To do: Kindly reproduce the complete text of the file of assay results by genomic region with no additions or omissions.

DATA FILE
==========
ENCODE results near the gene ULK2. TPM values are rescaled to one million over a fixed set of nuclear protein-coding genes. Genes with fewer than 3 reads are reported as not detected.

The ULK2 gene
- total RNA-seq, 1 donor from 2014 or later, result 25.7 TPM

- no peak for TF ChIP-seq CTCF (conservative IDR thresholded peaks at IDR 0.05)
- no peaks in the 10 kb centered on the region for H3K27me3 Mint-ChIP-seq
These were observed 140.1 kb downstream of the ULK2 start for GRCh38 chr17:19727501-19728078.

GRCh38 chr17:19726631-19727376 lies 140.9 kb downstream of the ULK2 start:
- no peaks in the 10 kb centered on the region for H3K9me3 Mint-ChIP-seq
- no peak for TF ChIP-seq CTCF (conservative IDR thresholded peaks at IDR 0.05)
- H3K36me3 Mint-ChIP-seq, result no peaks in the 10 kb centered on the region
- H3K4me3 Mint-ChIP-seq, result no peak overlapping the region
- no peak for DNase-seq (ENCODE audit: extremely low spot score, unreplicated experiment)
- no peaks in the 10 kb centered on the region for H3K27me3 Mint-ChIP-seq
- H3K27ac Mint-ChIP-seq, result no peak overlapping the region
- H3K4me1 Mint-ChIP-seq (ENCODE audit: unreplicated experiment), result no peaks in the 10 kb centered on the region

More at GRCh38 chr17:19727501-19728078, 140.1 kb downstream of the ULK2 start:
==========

ENCODE results near the gene ULK2. TPM values are rescaled to one million over a fixed set of nuclear protein-coding genes. Genes with fewer than 3 reads are reported as not detected.

The ULK2 gene
- total RNA-seq, 1 donor from 2014 or later, result 25.7 TPM

- no peak for TF ChIP-seq CTCF (conservative IDR thresholded peaks at IDR 0.05)
- no peaks in the 10 kb centered on the region for H3K27me3 Mint-ChIP-seq
These were observed 140.1 kb downstream of the ULK2 start for GRCh38 chr17:19727501-19728078.

GRCh38 chr17:19726631-19727376 lies 140.9 kb downstream of the ULK2 start:
- no peaks in the 10 kb centered on the region for H3K9me3 Mint-ChIP-seq
- no peak for TF ChIP-seq CTCF (conservative IDR thresholded peaks at IDR 0.05)
- H3K36me3 Mint-ChIP-seq, result no peaks in the 10 kb centered on the region
- H3K4me3 Mint-ChIP-seq, result no peak overlapping the region
- no peak for DNase-seq (ENCODE audit: extremely low spot score, unreplicated experiment)
- no peaks in the 10 kb centered on the region for H3K27me3 Mint-ChIP-seq
- H3K27ac Mint-ChIP-seq, result no peak overlapping the region
- H3K4me1 Mint-ChIP-seq (ENCODE audit: unreplicated experiment), result no peaks in the 10 kb centered on the region

More at GRCh38 chr17:19727501-19728078, 140.1 kb downstream of the ULK2 start: